Setting Up a Donor-Advised Fund

Establishing a Donor-Advised Fund involves several steps:

  1. Choose a Sponsoring Organization: The first step is to select a sponsoring organization. This could be a community foundation, a charitable arm of a financial institution, or a national charity. Each organization has its policies, fees, and minimum contribution requirements, so it’s important to research and choose one that aligns with your charitable goals and financial situation.
  2. Open Your Account: After selecting a sponsoring organization, you must open an account. This typically involves completing an application form, including details such as your personal information, proposed account name, and preferred investment strategy.
  3. Make Your Contribution: You can make your initial contribution after opening your account. Remember, you’ll receive an immediate tax deduction for this contribution, providing a significant financial benefit.
  4. Recommend Grants: Once your account is set up and funded, you can recommend grants to your chosen charities. You can also choose whether to make these recommendations anonymously or to have your name attached to the grant.

While setting up a Donor-Advised Fund involves some complexities and potential drawbacks, it can also provide a flexible and tax-efficient way to manage your charitable giving. As always, seeking professional advice is important to ensure that a DAF is the right choice for your circumstances.

Final Thoughts

Donor-Advised Funds (DAFs) have become a powerful tool for charitable giving, offering numerous benefits that make them an attractive option for many donors. Their convenience, flexibility, and tax efficiency make them a compelling choice for those wishing to impact their favorite causes significantly.While DAFs have certain drawbacks, such as limited control over donated assets, administrative fees, and minimum contribution requirements, these are often offset by their numerous advantages. The ability to receive an immediate tax deduction, the potential for the donated assets to grow tax-free, and the opportunity to recommend grants at a pace that suits the donor’s personal and financial circumstances are all significant benefits that can enhance the overall giving experience.However, DAFs are more than just a one-size-fits-all solution. They are just one of many tools available for philanthropic giving, and their suitability can vary depending on an individual’s unique financial situation, charitable goals, and giving preferences. Therefore, it’s crucial for potential donors to thoroughly research and consider all their options before deciding to set up a DAF.In conclusion, while Donor-Advised Funds may not be the right choice for everyone, they can serve as an excellent tool for many philanthropically-minded individuals, enabling them to make a meaningful difference that aligns with their financial and charitable objectives.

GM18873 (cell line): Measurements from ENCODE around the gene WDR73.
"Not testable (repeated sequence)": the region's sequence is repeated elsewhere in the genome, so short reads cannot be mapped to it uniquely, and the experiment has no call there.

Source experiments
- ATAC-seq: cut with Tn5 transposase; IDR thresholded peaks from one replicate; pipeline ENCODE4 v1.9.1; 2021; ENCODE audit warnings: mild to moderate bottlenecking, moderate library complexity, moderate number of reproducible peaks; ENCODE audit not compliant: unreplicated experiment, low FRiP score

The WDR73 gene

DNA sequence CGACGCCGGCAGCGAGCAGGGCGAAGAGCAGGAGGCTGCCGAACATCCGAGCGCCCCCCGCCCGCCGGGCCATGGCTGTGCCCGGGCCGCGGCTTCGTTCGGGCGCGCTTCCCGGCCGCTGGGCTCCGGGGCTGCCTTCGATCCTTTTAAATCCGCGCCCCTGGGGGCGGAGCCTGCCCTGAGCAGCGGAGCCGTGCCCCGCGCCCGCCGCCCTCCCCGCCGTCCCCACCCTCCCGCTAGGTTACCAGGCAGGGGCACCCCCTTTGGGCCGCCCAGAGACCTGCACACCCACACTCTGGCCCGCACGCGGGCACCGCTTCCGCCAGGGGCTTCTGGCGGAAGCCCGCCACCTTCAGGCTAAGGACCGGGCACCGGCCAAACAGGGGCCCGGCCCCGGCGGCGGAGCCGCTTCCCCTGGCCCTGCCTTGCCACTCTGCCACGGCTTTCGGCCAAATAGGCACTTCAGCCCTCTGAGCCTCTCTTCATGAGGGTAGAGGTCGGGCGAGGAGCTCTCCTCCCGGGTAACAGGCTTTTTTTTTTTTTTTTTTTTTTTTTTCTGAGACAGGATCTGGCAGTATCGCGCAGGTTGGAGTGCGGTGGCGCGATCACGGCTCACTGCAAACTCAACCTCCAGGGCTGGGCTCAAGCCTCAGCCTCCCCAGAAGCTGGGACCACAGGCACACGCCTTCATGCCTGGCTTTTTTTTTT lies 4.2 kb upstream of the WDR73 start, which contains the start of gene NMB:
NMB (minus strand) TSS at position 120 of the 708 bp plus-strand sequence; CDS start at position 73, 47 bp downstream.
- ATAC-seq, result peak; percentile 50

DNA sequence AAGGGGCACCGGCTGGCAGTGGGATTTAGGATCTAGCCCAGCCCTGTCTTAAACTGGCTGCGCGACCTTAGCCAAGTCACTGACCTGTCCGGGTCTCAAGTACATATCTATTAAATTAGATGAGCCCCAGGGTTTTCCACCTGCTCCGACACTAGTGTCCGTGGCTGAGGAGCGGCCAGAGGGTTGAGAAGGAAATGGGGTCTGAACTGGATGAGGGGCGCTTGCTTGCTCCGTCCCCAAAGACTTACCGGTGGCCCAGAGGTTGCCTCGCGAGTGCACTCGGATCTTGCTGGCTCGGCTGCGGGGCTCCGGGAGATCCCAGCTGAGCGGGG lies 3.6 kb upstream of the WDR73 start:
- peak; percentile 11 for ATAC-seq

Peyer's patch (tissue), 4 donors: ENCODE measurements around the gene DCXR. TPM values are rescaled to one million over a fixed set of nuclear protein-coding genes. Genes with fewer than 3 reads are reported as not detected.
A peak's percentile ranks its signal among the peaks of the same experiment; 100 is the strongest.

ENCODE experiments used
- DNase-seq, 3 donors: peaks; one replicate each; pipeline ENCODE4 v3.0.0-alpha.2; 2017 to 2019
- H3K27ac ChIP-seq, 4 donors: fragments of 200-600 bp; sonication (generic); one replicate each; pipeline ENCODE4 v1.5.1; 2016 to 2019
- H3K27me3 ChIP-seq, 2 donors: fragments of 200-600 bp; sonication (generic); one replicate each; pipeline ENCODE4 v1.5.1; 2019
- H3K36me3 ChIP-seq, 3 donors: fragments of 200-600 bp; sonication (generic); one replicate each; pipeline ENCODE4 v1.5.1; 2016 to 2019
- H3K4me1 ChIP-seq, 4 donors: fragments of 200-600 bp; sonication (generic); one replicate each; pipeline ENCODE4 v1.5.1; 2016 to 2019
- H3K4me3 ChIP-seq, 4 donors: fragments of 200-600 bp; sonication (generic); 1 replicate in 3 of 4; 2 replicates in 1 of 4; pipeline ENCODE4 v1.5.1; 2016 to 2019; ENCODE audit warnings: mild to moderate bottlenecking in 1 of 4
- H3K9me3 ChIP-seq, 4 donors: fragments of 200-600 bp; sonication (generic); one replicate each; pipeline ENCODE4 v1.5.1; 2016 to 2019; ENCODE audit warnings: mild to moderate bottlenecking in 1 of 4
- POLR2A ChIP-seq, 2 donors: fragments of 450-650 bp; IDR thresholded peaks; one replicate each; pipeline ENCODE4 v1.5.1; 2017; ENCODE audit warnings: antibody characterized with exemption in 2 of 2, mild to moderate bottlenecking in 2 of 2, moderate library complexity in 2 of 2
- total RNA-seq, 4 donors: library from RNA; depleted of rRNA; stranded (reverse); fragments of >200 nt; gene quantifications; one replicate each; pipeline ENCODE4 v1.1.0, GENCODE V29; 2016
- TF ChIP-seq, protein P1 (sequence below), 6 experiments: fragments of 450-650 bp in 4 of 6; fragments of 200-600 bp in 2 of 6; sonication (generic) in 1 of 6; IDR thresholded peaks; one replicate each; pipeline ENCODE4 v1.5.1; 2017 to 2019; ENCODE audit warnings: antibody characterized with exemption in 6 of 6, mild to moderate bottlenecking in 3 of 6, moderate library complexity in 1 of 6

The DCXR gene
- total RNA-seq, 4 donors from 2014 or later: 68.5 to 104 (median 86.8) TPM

FAQ: Donor-Advised Funds

A Donor-Advised Fund (DAF) is a type of giving program that allows you to combine the most favorable tax benefits with the flexibility to easily support your favorite charities. It involves an irrevocable donation of cash, stocks, or other assets to a sponsoring organization like a public charity, but you maintain advisory privileges over the investment and distribution of these funds.

After making an irrevocable donation to a DAF, the donor can recommend how the funds are invested, allowing them to potentially grow over time. The donor can also advise on how much and when money is granted to their chosen charities. However, the final say rests with the sponsoring organization.

Contributions to a DAF are tax-deductible in the year they are made. Donors can take an immediate tax deduction for the full fair market value of donated assets such as stocks, real estate, and other appreciated assets. Also, the funds in a DAF can grow tax-free.

Individuals, families, and organizations can all contribute to DAFs. They offer a flexible way for a variety of donors to manage their charitable giving.


One of the main potential downsides is limited control – while donors can advise on the investment and distribution of their funds, the final decision lies with the sponsoring organization. Additionally, DAFs may also come with administrative fees, and some have minimum initial and subsequent contribution requirements.

Setting up a DAF involves choosing a sponsoring organization, opening an account, making an initial contribution, and then recommending grants to chosen charities.


Yes, one of the features of a DAF is the ability to make anonymous donations. When you recommend a grant, you can choose whether your personal information is disclosed or if the donation should be made anonymously.